The perfect point of initiation – Burgundy 2015

Pinot Noir is often called a demanding variety. Nothing is good enough for it. When the harvest is perfect, then Burgundian winemakers start worrying that the grapes can just be spoilt in the cellar. Every year, we study the Burgundies and we curiously anticipate what the actual vintage tells us. 2015 was about balance, self-assurance and depth. In our view, it’s a perfect point of initiation for those who have only admired Burgundy from a distance, and it marks an ideal occasion to return for those who’ve had doubts over the last few years.

If it ain’t broke, don’t fix it!


In an average year, winemaking in Burgundy is like ballet dancing on a minefield. A struggle for enough sunshine, a struggle for ripeness, a struggle for the health of the grapes and a struggle to have any yield at all. The grape growers are also crisis managers. They have to know the remedy for every ailment. In 2015, if anything, they only had to cure the grapes of a cold – there was slight powdery mildew at the end of the summer. The grapes’ immune systems fought off everything else by their own power. At the time of the harvest, the berries were so healthy that the there wasn’t much point in switching on the sorting machines (the amount of the discarded berries was around 0.05%). Even the stems ripened so much that those winemakers who are usually averse to whole-bunch fermentation skipped destemming with ease.

In 2015, the crisis managers were dumbfounded because no error message came in and there was nothing to fix in the cellar. The greatest challenge was to not pull on the press too much. Those who didn’t wait with the harvest until the last moment had only one chance to do something wrong, and that was over-extraction. The tiny, thick-skinned berries didn’t require longer maceration, and certainly not a rougher pressing. What they had to pay attention to the most in the cellar was to keep a cool head and avoid unnecessary moves. Most of the estates managed to do so.



Sunshine without shade


In 2015, summer was summer in Burgundy as well. The sun shone incessantly and the temperature often rose above 30°C. However, this was sweet trouble compared to when they have to pray for another week of sunshine at the end of September or at the beginning of October.

A heatwave in the middle of summer has not occurred in the wine region since 2003. July was not only hot but also dry: the last time so little rain fell in this month was in 1949. The younger vines suffered during this period, at several places ripening stopped for shorter to longer periods because the self-regulating mechanism of the plants switched to survival mode. Paradoxically, this also added to the outstanding quality at the harvest, because for one thing it helped to retain the acids, and partly because the skins of the berries thickened, which played a key role in the forming of concentration, structure and flavour. When at the end of August, a more serious amount of rain fell, the grapes swelled, but the thick skins didn’t crack.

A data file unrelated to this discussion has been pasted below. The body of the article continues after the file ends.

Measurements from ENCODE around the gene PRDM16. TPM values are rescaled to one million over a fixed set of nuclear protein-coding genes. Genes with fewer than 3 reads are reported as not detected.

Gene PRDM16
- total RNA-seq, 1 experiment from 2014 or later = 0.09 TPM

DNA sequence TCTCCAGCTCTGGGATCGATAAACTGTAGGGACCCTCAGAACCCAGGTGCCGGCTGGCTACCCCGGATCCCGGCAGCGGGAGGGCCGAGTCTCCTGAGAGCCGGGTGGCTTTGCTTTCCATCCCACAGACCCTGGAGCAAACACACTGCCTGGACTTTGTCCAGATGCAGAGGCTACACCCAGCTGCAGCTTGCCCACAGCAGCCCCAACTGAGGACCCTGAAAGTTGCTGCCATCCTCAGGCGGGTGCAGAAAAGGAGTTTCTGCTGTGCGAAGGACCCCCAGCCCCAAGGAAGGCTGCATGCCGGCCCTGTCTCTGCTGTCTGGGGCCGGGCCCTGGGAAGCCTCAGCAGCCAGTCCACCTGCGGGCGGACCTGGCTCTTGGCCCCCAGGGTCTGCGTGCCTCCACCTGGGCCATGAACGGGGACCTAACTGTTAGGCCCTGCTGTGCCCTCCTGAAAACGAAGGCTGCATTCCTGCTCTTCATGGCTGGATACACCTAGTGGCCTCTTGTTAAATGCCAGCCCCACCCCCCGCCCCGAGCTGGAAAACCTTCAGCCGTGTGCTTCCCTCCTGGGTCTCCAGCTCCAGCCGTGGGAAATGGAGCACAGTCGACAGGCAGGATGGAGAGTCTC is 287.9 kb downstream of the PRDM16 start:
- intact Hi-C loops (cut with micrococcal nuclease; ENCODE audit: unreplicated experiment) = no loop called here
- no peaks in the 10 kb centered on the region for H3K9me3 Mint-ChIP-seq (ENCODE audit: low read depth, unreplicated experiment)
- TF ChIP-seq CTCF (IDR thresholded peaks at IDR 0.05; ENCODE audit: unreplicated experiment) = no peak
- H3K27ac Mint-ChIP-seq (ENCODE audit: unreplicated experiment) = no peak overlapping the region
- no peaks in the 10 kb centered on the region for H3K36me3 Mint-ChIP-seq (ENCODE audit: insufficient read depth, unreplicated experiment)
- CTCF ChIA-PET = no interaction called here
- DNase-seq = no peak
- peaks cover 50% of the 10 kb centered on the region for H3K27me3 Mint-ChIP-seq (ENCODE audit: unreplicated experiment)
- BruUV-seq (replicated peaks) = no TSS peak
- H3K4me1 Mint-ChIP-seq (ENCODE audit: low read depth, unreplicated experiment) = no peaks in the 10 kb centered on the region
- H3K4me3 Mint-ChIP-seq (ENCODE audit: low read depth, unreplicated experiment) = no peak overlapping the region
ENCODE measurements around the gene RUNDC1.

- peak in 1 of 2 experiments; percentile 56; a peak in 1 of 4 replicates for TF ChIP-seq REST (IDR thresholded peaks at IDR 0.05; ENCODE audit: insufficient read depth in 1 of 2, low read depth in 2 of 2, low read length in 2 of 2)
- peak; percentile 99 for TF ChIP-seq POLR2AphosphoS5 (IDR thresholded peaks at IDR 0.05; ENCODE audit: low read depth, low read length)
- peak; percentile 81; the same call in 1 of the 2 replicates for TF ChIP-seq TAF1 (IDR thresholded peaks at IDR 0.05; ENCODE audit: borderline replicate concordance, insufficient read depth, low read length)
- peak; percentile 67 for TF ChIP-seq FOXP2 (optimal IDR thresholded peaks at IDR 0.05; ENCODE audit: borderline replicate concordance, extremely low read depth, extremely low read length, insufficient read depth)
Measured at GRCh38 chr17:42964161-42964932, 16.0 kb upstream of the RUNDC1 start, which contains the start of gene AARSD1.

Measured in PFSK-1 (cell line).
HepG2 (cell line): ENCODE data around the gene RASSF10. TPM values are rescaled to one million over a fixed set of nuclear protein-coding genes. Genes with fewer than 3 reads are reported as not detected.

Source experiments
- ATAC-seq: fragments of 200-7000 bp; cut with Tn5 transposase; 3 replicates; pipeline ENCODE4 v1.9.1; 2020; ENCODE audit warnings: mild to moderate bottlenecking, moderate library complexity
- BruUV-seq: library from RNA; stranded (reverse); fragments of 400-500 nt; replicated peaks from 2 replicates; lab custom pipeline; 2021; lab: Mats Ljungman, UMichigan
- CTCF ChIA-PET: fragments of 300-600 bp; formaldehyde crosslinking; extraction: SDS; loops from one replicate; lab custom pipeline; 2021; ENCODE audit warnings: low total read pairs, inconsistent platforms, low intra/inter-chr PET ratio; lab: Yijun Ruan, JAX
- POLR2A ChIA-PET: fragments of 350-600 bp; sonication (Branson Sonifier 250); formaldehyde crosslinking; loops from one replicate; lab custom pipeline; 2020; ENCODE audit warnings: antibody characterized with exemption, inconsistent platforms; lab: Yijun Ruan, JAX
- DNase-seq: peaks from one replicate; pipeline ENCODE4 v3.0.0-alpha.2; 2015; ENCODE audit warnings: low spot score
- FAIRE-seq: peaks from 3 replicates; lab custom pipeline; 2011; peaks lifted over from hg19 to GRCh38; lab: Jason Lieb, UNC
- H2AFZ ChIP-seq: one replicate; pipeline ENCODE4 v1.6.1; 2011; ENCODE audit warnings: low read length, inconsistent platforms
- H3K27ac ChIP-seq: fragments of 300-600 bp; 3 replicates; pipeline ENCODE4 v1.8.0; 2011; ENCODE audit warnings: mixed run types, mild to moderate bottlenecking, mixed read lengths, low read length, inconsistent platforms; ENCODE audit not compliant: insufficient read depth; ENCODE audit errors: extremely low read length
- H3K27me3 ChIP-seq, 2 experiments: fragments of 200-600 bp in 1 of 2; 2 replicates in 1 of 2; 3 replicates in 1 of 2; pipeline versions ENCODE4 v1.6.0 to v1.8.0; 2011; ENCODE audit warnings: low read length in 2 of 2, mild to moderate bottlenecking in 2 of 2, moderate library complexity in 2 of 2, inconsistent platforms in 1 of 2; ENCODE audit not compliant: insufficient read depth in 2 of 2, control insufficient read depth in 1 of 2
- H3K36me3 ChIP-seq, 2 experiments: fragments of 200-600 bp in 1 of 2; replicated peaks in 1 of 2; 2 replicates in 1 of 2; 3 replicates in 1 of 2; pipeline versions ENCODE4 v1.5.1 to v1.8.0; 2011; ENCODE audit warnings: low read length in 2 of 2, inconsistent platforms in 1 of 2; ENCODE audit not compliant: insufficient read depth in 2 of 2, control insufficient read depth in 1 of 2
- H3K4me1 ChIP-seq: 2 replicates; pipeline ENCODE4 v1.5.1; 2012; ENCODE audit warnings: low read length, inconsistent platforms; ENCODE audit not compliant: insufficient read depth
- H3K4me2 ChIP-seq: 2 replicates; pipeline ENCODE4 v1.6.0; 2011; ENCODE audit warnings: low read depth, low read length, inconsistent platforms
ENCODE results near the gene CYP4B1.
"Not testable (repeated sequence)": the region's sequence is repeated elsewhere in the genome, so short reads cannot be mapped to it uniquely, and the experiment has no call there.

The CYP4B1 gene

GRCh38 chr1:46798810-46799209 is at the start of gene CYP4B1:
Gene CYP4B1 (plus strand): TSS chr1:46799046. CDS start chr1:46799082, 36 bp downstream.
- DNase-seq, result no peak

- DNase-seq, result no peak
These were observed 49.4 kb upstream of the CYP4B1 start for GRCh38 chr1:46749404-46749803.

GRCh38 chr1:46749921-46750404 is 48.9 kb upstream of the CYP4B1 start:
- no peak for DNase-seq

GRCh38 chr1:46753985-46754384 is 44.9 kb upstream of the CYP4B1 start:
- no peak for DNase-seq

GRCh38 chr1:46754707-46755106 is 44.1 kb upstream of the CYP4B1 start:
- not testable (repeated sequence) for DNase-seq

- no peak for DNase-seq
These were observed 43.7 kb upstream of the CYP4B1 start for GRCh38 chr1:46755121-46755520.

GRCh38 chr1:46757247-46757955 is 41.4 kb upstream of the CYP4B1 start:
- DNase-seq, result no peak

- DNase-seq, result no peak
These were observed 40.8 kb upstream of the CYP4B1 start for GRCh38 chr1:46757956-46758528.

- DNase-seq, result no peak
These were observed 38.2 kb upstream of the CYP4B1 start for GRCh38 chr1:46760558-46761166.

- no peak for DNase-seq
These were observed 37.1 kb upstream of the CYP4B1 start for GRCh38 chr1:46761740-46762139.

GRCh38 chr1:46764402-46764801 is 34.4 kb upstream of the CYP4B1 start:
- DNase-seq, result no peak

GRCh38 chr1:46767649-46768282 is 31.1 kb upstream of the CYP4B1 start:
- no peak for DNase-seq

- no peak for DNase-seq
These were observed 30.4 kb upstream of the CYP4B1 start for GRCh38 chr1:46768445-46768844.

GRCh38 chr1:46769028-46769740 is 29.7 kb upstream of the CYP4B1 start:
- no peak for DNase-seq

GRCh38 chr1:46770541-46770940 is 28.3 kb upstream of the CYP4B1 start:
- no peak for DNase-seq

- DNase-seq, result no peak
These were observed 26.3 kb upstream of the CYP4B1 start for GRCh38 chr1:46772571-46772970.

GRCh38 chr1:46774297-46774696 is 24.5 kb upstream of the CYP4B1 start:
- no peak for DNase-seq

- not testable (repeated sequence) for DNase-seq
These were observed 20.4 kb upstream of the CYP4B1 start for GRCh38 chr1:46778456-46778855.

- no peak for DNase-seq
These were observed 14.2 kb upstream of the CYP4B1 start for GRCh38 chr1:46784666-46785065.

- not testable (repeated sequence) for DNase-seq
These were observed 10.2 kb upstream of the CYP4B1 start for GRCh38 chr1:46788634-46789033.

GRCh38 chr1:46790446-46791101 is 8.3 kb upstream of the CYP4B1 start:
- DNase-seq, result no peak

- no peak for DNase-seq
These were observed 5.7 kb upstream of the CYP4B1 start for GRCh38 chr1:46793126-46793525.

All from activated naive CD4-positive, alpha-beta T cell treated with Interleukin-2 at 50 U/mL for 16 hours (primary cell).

The harvest started early, at the end of August, and the majority of the producers finished in the second week of September, before the forecasted rainy days. The quality of the crop is truly exceptional – there was practically no need for sorting. Only the quantity caused a headache. The yield was typically less than 30-40 per cent of the average. No one reported a yield of higher than 40 hectolitres per hectare, and at some places they didn’t even hit 25 hectolitres.  


Reds: A+


The Côte d’Or gave everything in 2015 that can be rationally expected from a big vintage: the wines are radiant, round, aromatic, flavoursome and also the acids didn’t burn off, which rarely happens in warm vintages. Owing to the thick skins of the berries, they are rich in dry extract and tannins, which project a long life. In general, it’s true that the riper the grapes are, the less detectable the character of the vineyards is, but in 2015, one cannot even complain about that: the contour of the terroir differences remained sufficiently sharp.    

Volnay’s mayor, Michel Lafarge, who was born in 1928, said that when he tasted the 2015 wines, he hadn’t seen such balance for 50 years. The other legendary figure of the wine region, Aubert de Villaine, the estate manager of Domaine de la Romanée-Conti, declared that he has never ever harvested nicer grapes and was only worried about the ripeness washing away the character differences of the different terroirs. 



Whites: justifiable optimism


While in the case of the reds, one has to look hard to find a fault, 2015 shows a less uniform picture regarding whites. Compared to the crystal-like refined quality of the outstanding 2014 whites, the 2015 vintage is fuller, heavier and chunkier. The former gave delicate and more sophisticated wines; the latter a more popular and a more seductive style. The more threatening danger to quality was, of course, losing the acids, and to a lesser extent, exaggerated concentration. However, 2015 was by far not such an extreme year as 2003 or 2009, and owing to the cooler weather and rain during the weeks prior to the harvest, the wines are sufficiently lively. One of the unique aspects of the vintage is that the tartaric acid remained at a good level, contrary to the malic acid, which was low and it had the positive effect that the dissolution of the malic acid hardly had any impact on the chemical process, thus, the freshness and dynamism of the wines didn’t decrease.

Based on the wines we tasted, optimism is more than justifiable. The wines were made from ripe grapes – at times they show tropical fruit and are concentrated and fresh at the same time. They will possibly be long lived, but now, at the age of three, they are living their irresistibly appealing age.